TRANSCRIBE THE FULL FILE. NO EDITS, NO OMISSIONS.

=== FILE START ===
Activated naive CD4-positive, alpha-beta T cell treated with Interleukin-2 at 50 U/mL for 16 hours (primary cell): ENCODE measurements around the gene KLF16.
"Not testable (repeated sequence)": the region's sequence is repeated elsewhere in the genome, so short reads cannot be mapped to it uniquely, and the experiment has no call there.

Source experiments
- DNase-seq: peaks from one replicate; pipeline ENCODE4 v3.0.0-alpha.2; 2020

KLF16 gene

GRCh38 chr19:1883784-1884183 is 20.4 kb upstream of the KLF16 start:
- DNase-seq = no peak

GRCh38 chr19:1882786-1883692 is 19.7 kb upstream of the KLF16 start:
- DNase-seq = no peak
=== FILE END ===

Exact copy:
Activated naive CD4-positive, alpha-beta T cell treated with Interleukin-2 at 50 U/mL for 16 hours (primary cell): ENCODE measurements around the gene KLF16.
"Not testable (repeated sequence)": the region's sequence is repeated elsewhere in the genome, so short reads cannot be mapped to it uniquely, and the experiment has no call there.

Source experiments
- DNase-seq: peaks from one replicate; pipeline ENCODE4 v3.0.0-alpha.2; 2020

KLF16 gene

GRCh38 chr19:1883784-1884183 is 20.4 kb upstream of the KLF16 start:
- DNase-seq = no peak

GRCh38 chr19:1882786-1883692 is 19.7 kb upstream of the KLF16 start:
- DNase-seq = no peak